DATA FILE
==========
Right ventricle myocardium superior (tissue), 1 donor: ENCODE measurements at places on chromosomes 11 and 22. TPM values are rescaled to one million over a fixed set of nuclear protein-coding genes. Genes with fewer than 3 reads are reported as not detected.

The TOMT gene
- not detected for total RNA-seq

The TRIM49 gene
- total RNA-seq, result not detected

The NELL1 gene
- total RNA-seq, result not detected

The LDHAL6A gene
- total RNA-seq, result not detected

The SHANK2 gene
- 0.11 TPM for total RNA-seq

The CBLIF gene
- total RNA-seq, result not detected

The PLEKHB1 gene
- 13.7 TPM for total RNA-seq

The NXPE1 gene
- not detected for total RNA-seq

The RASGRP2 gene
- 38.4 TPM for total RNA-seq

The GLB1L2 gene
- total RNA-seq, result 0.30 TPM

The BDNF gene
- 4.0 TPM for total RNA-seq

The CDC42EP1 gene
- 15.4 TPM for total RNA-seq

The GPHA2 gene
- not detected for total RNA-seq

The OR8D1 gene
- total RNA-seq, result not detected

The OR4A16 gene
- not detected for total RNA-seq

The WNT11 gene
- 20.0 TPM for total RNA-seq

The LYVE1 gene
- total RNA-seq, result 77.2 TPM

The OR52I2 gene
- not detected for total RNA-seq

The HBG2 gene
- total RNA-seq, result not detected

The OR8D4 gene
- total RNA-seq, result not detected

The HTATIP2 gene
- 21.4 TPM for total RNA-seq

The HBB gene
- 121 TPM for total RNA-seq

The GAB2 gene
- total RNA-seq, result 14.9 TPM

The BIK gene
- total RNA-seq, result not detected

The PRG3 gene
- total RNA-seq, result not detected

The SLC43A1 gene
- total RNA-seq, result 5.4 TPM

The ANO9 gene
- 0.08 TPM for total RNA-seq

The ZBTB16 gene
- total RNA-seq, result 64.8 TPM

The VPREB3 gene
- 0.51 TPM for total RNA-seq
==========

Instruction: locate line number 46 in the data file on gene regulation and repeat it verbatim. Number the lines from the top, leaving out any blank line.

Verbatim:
The GAB2 gene